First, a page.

"We've been going to some of the creeks off the (lower) Neuse," said Richard Andrews of Washington's Tar-Pam Guide Service (252-945-9715, www.tarpamguide.com).
"It's always good to fish around the full moon (for specks), the first four or five days before and the last two or three after," he said Thursday, Feb. 9 (the moon was full Feb. 7). "Specks get more active then."
He and clients caught specks with MirrOlure MR17s and MR27s.
"We put lead strips on their bellies to make them sink faster," he said.
This is the one time - with the water temperature 55 to 61 degrees - that specks will only hit suspended MirrOlures.
"When you put lead strips (an old pro bass angler's tactic to make jerk baits and deep-divers go deeper) on the MirrOlures, you cast and starting counting," Andrews said. "It takes 5 seconds for a MR17 or MR27 to fall a foot, so if you're in 5 feet of water, you'd count 25 seconds. Then you twitch the tip 16 to 18 inches, once, twice or three times, then let (the lure) sit there. The specks hit it while it's suspended."
Andrews said it's best to find a structure, such as a ledge on the outside of a creek bend, and slide a mushroom anchor over the side, using rope and not chain.
"You need to be quiet as possible and not let the boat move around a lot," he said.
Most of the specks are 13- to 14-inches long, with some keepers (14 inches and larger) in the mix.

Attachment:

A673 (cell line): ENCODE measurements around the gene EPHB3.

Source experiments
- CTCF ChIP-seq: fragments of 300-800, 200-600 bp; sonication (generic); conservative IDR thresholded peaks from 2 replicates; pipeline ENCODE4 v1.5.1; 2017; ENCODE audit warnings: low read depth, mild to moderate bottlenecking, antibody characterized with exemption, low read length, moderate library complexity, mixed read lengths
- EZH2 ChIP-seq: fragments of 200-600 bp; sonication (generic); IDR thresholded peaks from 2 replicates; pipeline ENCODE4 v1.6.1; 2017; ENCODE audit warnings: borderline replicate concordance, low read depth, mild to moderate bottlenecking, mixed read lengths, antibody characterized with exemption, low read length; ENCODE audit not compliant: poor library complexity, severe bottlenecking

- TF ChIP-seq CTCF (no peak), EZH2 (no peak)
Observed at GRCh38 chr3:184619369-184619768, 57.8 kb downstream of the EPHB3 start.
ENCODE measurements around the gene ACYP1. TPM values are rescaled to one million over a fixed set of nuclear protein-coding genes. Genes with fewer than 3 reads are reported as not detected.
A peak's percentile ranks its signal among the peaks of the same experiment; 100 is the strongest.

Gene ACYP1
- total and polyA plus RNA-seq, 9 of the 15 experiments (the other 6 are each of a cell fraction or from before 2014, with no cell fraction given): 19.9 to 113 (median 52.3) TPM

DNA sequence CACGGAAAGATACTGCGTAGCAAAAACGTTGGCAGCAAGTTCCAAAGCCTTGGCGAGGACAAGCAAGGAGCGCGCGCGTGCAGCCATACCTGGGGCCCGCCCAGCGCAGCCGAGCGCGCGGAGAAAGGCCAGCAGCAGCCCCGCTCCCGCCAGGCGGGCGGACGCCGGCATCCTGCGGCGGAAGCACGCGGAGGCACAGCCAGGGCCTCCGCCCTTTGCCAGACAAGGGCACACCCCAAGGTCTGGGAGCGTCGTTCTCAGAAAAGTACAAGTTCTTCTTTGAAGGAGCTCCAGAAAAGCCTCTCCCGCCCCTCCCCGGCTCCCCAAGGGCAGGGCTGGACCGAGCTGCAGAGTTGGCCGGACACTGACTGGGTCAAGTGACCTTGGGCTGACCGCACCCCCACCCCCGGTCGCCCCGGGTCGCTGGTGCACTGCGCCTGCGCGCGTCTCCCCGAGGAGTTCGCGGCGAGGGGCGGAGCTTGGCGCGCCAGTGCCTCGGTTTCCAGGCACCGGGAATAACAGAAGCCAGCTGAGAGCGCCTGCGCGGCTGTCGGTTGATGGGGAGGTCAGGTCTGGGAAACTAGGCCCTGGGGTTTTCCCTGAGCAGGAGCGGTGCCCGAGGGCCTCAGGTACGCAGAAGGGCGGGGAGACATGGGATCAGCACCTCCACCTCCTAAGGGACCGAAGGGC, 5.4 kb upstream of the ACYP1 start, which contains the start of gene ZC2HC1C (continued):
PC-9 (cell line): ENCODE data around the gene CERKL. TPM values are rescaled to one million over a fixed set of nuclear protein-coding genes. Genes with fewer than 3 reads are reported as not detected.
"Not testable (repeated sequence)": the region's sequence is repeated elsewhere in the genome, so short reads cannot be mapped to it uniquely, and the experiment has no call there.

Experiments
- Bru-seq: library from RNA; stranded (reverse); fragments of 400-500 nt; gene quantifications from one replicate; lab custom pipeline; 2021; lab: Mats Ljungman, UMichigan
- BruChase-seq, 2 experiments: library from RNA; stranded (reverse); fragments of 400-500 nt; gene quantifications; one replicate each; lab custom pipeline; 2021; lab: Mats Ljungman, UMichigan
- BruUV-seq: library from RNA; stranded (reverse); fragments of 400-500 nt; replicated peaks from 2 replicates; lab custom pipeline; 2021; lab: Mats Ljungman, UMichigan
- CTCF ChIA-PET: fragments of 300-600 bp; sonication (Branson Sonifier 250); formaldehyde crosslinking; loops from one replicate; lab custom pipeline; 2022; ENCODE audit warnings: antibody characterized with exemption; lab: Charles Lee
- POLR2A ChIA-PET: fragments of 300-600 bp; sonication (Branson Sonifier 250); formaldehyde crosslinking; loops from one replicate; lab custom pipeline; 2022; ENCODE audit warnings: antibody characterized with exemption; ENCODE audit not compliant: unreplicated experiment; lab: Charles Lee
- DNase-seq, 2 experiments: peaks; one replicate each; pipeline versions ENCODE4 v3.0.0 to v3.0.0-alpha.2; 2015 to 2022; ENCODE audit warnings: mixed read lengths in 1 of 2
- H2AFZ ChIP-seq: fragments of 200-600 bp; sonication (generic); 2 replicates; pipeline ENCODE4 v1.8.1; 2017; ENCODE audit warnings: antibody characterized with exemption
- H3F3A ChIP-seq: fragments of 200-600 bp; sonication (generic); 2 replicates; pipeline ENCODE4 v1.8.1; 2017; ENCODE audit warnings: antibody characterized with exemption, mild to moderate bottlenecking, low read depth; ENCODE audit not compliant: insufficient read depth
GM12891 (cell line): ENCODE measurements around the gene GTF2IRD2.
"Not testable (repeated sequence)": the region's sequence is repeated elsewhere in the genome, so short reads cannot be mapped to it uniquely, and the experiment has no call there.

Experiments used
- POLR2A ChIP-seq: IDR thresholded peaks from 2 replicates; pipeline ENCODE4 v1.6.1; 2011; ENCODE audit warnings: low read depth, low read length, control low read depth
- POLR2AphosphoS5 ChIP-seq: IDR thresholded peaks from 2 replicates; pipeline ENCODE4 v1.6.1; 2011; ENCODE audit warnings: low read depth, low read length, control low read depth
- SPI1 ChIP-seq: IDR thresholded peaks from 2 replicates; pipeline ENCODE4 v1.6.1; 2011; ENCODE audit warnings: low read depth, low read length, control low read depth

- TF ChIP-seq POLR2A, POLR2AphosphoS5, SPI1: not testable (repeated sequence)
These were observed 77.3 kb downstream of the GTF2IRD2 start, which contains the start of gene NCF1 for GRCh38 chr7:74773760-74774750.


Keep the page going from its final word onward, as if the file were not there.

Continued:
"We've been catching a lot of dinks," he said. "Thirty, 40 or 50 specks in a day."
Anglers may keep four specks a day.
Best MirrOlure colors are electric chicken and Mardi Gras (purple back with yellow belly).
"To find a place to fish, look for visible signs of baitfish or mark bait on your depth-finder," Andrews said.
Striped bass fishing also has been good at his other top spot, the Plymouth area of the Roanoke River.
"I've been taking fly anglers using heavy sinking line, letting a Clouser minnow sink all the way to the bottom, then stripping it back (to the boat)," he said.
Other clients prefer casting Z-Man 3-inch paddle-tail white MinnowZ soft plastic lures on 1/2-ounce leadhead jigs - or he tries trolling.
"This year with the water temperature 10 degrees higher than last year, there's a lot of stripers out in (Albemarle) Sound, not in big concentrated schools but in small scattered schools," Andrews said.
He trolls for those stripers above submerged structures. Keeper season is closed in the Roanoke River until March 1, so he's trolling Rattlin' Rogues, Rebel FastTracks, Yo-Zuri 3-D Crystal Minnows and Rat-L-Traps at just above dead idle speed in the sound.
"You can keep three (stripers) per person in the sound now," he said. "We've been seeing a mixed age class of fish that reflects good recruitment classes from 2009 and 2010," Andrews said. "That's according to (Division of Marine Fisheries) striper biologist Charlton Godwin."